[T]he privilege and the burden of all of us who deem ourselves bound by allegiances and loyalties which are broader and deeper than nationalism and which go beyond our nation’s self-defined goals and positions. We are called to speak for the weak, for the voiceless, for the victims of our nation, for those it calls “enemy,” for no document from human hands can make these humans any less our brothers [and sisters].
Two recent must-read articles help us. The first is a groundbreaking New York Times investigation by Azmat Khan and Anand Gopal, who reviewed U.S. airstrikes in Iraq from 2014, when the war against ISIS began, to December 2016. They found that the U.S. military killed civilians 31 times more often than it admitted. Khan and Gopal illuminate their investigation with the heart-wrenching account of Bassim Razzo, whose house the U.S. military deliberately and wrongly targeted, killing his wife and daughter, and to whom the army then offered an insultingly low amount as compensation. It is hard to read the article without feeling rage and grief at what our nation has wrought.
In the second piece, Robert Malley and Stephen Pomper, national security officials in the Obama administration, respond to the New York Times investigation, grappling with that administration's killing policies and their role in implementing them. They admit that even as the Obama administration stopped using the “global war on terror” nomenclature, it nevertheless kept its infrastructure in place, and safeguards to protect civilians were not enough. Nor were its pledges to provide transparency and reparations adequate. It is all-too-rare for government officials to admit they fell short. Malley and Pomper’s analysis and recommendations are important for that reason and because they acknowledge that without change, “an increasing number of innocent lives will suffer.”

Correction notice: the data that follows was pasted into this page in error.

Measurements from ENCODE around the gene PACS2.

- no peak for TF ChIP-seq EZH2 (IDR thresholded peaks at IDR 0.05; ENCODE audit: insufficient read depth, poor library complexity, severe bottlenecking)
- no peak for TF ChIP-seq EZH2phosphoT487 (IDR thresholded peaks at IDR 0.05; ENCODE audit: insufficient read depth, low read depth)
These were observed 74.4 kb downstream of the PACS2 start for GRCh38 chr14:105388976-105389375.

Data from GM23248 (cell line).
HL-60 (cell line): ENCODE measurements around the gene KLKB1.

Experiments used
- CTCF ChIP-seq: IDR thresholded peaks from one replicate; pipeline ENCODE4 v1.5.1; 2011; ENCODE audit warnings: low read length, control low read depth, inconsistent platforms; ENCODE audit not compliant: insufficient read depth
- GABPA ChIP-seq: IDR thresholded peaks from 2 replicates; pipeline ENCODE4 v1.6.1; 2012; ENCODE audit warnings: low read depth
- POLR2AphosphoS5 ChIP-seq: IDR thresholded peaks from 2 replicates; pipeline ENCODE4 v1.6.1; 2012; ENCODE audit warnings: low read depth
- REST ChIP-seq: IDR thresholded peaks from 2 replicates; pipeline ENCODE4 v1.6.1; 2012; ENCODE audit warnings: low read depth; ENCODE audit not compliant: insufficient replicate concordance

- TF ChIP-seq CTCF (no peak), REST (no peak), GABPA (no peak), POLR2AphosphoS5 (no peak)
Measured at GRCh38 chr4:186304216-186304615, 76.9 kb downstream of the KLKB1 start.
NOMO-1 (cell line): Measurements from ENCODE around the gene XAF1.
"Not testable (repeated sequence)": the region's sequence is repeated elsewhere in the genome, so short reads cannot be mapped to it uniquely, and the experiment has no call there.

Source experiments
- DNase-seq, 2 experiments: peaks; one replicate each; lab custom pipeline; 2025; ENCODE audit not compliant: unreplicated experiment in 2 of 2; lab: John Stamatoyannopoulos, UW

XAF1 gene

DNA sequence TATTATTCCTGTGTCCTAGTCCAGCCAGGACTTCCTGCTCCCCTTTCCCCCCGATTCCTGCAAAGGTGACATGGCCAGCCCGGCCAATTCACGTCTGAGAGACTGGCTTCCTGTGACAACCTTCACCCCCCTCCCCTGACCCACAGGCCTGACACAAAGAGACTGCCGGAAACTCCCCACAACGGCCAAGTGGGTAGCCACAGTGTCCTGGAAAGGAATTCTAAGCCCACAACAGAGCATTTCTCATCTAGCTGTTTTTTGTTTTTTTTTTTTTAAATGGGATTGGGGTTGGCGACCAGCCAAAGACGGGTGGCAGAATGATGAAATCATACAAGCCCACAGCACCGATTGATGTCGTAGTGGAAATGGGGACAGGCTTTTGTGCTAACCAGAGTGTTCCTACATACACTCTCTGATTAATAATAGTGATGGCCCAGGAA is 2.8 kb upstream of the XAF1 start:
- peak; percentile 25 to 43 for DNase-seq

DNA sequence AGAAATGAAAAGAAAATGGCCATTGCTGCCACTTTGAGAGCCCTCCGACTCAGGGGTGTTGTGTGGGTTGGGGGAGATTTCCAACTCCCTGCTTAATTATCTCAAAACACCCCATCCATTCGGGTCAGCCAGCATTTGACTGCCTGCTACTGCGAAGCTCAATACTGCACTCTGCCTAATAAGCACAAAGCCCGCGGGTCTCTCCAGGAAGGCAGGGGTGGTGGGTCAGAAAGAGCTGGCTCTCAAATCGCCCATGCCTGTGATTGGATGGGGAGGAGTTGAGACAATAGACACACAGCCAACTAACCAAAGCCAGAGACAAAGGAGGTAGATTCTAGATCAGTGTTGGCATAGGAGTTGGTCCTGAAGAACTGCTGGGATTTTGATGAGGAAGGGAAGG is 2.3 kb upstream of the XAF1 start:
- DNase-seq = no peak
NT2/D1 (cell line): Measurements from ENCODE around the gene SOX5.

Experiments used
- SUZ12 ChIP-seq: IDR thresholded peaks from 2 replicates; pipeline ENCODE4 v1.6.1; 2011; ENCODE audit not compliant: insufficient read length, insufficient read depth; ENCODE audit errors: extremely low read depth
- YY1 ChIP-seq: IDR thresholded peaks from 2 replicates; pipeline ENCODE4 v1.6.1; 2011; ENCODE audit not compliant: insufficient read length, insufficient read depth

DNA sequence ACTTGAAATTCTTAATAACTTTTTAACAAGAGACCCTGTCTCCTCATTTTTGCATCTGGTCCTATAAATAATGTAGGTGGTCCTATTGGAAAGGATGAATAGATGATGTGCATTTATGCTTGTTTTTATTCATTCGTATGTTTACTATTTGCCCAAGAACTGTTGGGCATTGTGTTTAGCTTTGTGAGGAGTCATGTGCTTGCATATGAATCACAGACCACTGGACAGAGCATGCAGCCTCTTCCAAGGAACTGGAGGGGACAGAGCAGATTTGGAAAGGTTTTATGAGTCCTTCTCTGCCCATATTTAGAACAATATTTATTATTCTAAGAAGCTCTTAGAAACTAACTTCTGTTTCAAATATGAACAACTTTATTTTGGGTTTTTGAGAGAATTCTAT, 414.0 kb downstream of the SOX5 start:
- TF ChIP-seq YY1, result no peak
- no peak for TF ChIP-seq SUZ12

We remain far from where we must be.
Back in 1967, Dr. King spoke with moral clarity in “Beyond Vietnam,” even though he knew it would be controversial among his allies, and even though he risked alienating President Johnson, whose support he needed in the ongoing civil rights struggle. For Dr. King, there was an imperative: “If we do not act, we shall surely be dragged down the long, dark, and shameful corridors of time reserved for those who possess power without compassion, might without morality, and strength without sight.” These were the words of an American Nobel Peace Prize winner, during a time of war.
In 2009, President Obama accepted his Nobel Peace Prize. Four years later, he secretly approved rules — which became public only in response to ACLU litigation — that wrongly used legal standards that apply in actual wars to kill terrorism suspects in places where the U.S. was not at war, with an overlay of policy safeguards to protect against civilian harm. He committed this country to ever more militaristic responses in ever more countries, regardless of whatever reluctance he might have felt. Wrongful killings and civilian deaths were the inevitable result.
As I’ve detailed before, Trump’s new secret killing rules take us further down the “long, dark, and shameful corridors” of which Dr. King spoke, where the limits of war as we know it could virtually dissolve, and more civilians will certainly die. These new rules must be made public so we can all better grapple with the harm our government is causing — and bring an end to it.